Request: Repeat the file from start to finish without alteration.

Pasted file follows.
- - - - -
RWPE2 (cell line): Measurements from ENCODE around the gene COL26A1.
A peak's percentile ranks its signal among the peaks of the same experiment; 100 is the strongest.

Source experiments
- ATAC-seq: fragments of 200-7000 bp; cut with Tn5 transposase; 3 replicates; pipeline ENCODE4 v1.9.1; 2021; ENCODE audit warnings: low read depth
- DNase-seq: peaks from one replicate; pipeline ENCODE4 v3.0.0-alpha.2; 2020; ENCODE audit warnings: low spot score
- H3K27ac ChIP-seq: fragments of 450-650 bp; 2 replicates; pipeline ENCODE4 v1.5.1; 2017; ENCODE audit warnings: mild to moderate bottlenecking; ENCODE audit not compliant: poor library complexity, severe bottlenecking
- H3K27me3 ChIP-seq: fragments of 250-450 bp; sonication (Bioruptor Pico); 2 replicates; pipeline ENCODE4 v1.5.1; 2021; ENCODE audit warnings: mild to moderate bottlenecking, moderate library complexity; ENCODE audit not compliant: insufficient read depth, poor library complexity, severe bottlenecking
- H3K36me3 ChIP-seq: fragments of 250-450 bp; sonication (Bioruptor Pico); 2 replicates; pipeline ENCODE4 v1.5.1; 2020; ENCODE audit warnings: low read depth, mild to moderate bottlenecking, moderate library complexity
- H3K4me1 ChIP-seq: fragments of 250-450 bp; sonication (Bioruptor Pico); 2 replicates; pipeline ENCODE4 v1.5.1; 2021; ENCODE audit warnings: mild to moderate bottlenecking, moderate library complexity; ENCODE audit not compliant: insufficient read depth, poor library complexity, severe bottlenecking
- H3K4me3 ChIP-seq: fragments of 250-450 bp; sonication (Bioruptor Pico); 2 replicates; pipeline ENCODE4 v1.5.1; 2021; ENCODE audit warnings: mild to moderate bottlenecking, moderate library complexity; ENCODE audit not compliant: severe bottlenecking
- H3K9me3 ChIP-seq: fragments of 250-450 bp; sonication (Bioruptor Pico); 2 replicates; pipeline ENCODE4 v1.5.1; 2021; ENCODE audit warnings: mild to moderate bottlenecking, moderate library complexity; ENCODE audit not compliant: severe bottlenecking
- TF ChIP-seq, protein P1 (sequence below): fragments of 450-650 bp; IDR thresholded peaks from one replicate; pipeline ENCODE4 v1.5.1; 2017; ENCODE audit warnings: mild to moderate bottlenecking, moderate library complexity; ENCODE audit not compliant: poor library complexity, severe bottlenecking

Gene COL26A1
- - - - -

RWPE2 (cell line): Measurements from ENCODE around the gene COL26A1.
A peak's percentile ranks its signal among the peaks of the same experiment; 100 is the strongest.

Source experiments
- ATAC-seq: fragments of 200-7000 bp; cut with Tn5 transposase; 3 replicates; pipeline ENCODE4 v1.9.1; 2021; ENCODE audit warnings: low read depth
- DNase-seq: peaks from one replicate; pipeline ENCODE4 v3.0.0-alpha.2; 2020; ENCODE audit warnings: low spot score
- H3K27ac ChIP-seq: fragments of 450-650 bp; 2 replicates; pipeline ENCODE4 v1.5.1; 2017; ENCODE audit warnings: mild to moderate bottlenecking; ENCODE audit not compliant: poor library complexity, severe bottlenecking
- H3K27me3 ChIP-seq: fragments of 250-450 bp; sonication (Bioruptor Pico); 2 replicates; pipeline ENCODE4 v1.5.1; 2021; ENCODE audit warnings: mild to moderate bottlenecking, moderate library complexity; ENCODE audit not compliant: insufficient read depth, poor library complexity, severe bottlenecking
- H3K36me3 ChIP-seq: fragments of 250-450 bp; sonication (Bioruptor Pico); 2 replicates; pipeline ENCODE4 v1.5.1; 2020; ENCODE audit warnings: low read depth, mild to moderate bottlenecking, moderate library complexity
- H3K4me1 ChIP-seq: fragments of 250-450 bp; sonication (Bioruptor Pico); 2 replicates; pipeline ENCODE4 v1.5.1; 2021; ENCODE audit warnings: mild to moderate bottlenecking, moderate library complexity; ENCODE audit not compliant: insufficient read depth, poor library complexity, severe bottlenecking
- H3K4me3 ChIP-seq: fragments of 250-450 bp; sonication (Bioruptor Pico); 2 replicates; pipeline ENCODE4 v1.5.1; 2021; ENCODE audit warnings: mild to moderate bottlenecking, moderate library complexity; ENCODE audit not compliant: severe bottlenecking
- H3K9me3 ChIP-seq: fragments of 250-450 bp; sonication (Bioruptor Pico); 2 replicates; pipeline ENCODE4 v1.5.1; 2021; ENCODE audit warnings: mild to moderate bottlenecking, moderate library complexity; ENCODE audit not compliant: severe bottlenecking
- TF ChIP-seq, protein P1 (sequence below): fragments of 450-650 bp; IDR thresholded peaks from one replicate; pipeline ENCODE4 v1.5.1; 2017; ENCODE audit warnings: mild to moderate bottlenecking, moderate library complexity; ENCODE audit not compliant: poor library complexity, severe bottlenecking

Gene COL26A1